A plasma television picture is achieved by sandwiching thousands of plasma-filled cells between two pieces of glass along with two sets of electrodes, one on either side of the plasma cells.  The television display computer releases specific electrical currents, each one going to a different cell.  Varying the current alters the amount of light released by each phosphor.  The display computer accomplishes this task thousands of times in a fraction of a second. This creates the vibrant images on the screen.

Ah.  Do LCD televisions and monitors work the same way?

The short answer is no. LCD televisions and monitors produce comparable image quality and in many ways are a more versatile technology than plasma televisions.  The “LCD” in LCD televisions and monitors stands for “Liquid crystal display”.  Liquid Crystal Displays are not new.  Not everyone knows what it means, or how it works.

Liquid crystals are tiny rod shaped molecules that can be manipulated with electric current.  Liquid crystals become opaque when fully “untwisted”. When liquid crystals are exposed to electrical current, they will twist tighter or unravel.  Varying the amount of electrical voltage alters the degree to which these crystals unravel. This changes the intensity of light passing through.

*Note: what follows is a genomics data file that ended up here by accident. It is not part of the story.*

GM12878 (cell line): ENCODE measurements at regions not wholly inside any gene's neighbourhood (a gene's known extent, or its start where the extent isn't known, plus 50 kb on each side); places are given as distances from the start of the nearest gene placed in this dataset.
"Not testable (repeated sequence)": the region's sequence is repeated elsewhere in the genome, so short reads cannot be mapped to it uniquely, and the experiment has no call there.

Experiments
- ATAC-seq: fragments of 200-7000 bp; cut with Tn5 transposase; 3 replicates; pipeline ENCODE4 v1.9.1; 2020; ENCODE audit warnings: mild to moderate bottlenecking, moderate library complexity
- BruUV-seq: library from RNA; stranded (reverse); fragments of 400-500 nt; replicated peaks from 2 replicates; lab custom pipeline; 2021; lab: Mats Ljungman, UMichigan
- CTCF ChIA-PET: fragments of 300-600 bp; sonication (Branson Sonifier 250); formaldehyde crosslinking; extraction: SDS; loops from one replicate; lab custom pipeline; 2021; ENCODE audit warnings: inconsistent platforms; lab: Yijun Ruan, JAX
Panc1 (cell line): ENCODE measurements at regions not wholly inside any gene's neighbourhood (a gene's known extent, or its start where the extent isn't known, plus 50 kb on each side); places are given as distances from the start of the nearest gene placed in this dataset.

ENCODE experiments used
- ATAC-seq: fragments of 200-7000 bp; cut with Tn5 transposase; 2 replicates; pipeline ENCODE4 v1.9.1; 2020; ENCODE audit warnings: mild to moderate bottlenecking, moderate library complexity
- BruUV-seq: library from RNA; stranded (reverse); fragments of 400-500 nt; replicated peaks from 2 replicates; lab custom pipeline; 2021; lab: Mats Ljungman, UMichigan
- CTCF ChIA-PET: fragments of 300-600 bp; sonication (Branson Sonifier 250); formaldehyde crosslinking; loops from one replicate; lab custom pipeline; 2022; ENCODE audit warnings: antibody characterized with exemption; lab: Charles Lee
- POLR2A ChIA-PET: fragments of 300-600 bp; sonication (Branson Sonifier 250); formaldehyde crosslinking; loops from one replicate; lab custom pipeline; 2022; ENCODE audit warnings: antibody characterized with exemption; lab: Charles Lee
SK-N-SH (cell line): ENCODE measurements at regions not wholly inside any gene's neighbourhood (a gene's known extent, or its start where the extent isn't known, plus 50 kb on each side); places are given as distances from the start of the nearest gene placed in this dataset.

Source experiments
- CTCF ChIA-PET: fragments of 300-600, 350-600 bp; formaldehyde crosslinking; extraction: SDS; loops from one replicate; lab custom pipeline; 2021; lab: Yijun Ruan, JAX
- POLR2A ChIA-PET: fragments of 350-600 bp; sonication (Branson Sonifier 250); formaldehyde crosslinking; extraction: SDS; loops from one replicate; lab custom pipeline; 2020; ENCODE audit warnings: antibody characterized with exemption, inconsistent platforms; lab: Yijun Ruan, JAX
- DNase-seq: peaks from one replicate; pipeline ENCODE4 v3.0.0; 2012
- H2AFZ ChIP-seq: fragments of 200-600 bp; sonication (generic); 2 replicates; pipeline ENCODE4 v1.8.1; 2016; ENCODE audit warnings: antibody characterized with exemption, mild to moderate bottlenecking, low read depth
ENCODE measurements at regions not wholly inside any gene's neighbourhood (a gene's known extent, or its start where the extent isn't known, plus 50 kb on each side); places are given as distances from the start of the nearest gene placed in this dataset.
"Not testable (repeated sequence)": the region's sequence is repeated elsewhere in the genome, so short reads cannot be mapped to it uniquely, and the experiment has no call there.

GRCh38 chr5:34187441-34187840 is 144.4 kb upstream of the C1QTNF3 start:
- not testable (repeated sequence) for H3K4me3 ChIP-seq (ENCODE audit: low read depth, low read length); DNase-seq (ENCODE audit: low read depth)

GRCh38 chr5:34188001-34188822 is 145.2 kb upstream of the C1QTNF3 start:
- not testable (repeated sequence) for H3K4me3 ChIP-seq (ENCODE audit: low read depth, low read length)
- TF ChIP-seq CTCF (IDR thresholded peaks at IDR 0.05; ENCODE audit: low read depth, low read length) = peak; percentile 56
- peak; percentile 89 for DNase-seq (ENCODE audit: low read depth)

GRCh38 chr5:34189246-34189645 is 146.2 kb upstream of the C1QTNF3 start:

An LCD flat panel display manipulates the amount and intensity of light that passes through the pixels by sandwiching a solution of these liquid crystals between two polarized pieces of glass. They are placed behind a colored filter layer and in front of a layer of diodes and transistors. This electrode layer delivers commands from the display computer that indicate which crystals should untwist and which should curl.

An active LCD matrix has thousands of tiny segments called pixels (this is the color filter layer) that form images and project information on the screen.  These pixels are actually color filters. They block all but their own color spectrums of light. These pixels are broken down into sub-pixel sets, each consisting of three primary colors: red, green, and blue. Each pixel contains one of these three colors, and each display contains hundreds of thousands of pixels.

It is important to realize that liquid crystals do not create light in and of themselves.  They simply act as a filter for another light source.  That light source in LCD televisions and monitors is a fluorescent bulb. This bulb projects white light through the polarized glass pane that sits behind the liquid crystals.  This gives liquid crystal displays vibrant colors and crisp, distinct images.

What is the difference between LCD televisions and so-called Rear Projection televisions?

Rear Projection Televisions have made huge advances in technology as well.  One example of that emerging science is DLP televisions.  DLP televisions cost less as a rule and currently are available in sizes larger than most LCD televisions in production.  The reason has to do with basic mechanics: LCD television and DLP television technologies differ greatly in how the image is generated.  It is important to understand what DLP is and how it works before deciding between rear projection and LCD.